The Quebec government tabled legislation Wednesday that would impose the strictest cannabis controls in the country, raising the legal age to 21.
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Bill 2 would also prohibit cannabis consumption in all public places, including parks and streets.
“There’s 31 per cent of 18 to 24’s who are smoking it right now,” said André Fortin, an MNA with the Quebec Liberals.
“We want to make sure that if they do make the unfortunate choice to smoke it that they have access to a product with a lower THC content, that they can talk to someone at the SQDC before consuming the product.”
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Increasing the legal age to 21 from 18 was one of the Coalition Avenir Quebec (CAQ)’s main campaign promises leading up to its Oct. 1 victory.
“The Hells Angels or the mob is going to sell the product to them, so it’s not a good thing at all,” argued Pascal Bérubé, interim leader of the Parti Québécois (PQ).
“You don’t have any guarantee in the quality and we feel that it’s a bad message to send to the society.”
Lionel Carmant, the junior health minister, has said he is worried about the effects of cannabis on the still-developing brains of young adults.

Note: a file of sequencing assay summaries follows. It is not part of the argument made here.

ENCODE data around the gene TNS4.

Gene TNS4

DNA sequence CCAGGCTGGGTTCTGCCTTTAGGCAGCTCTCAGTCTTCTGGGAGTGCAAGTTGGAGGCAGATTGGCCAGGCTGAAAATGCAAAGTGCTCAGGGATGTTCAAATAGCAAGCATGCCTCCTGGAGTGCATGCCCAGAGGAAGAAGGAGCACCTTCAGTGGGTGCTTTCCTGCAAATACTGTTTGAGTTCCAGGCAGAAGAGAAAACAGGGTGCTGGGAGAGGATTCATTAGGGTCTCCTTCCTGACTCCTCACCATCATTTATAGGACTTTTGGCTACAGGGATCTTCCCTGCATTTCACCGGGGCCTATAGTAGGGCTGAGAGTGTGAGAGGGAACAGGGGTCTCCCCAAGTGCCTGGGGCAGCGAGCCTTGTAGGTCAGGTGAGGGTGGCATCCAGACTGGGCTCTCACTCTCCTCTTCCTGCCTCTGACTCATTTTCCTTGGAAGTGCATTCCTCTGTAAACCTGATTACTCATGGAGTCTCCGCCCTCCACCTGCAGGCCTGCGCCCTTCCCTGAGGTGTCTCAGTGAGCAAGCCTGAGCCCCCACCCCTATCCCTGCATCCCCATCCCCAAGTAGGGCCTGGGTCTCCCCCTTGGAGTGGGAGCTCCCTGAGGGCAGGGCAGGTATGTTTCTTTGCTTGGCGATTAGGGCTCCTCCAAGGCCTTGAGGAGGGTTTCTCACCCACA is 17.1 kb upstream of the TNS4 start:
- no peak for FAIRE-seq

“I am convinced that the measures we are proposing today will have the effect of stopping many young people,” he said
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Carmant, a neurologist, has said he hopes to have the law adopted by March.
The federal law legalizing cannabis consumption sets the minimum age at 18 but gives provinces the power to increase it. In all other provinces and territories, the legal age is 18 or 19.
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In Montreal, Mayor Valérie Plante said she was “extremely disappointed” with the provincial bill, saying it undermines the city’s autonomy.
Plante noted that in a city where 60 per cent of residents are renters and can be denied the right to smoke by landlords, prohibiting smoking in public places leaves nowhere for them to consume a legal product.
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Raising the legal age to 21 is also a mistake, Plante said, because younger consumers will end up buying on a black market that is not subject to any controls.
Plante said municipal police resources would be better employed dealing with public safety and crime instead of “checking what someone is smoking on a street corner.” She noted that no particular public safety issues have arisen since the Oct. 17 legalization.
— With files from Global’s Raquel Fletcher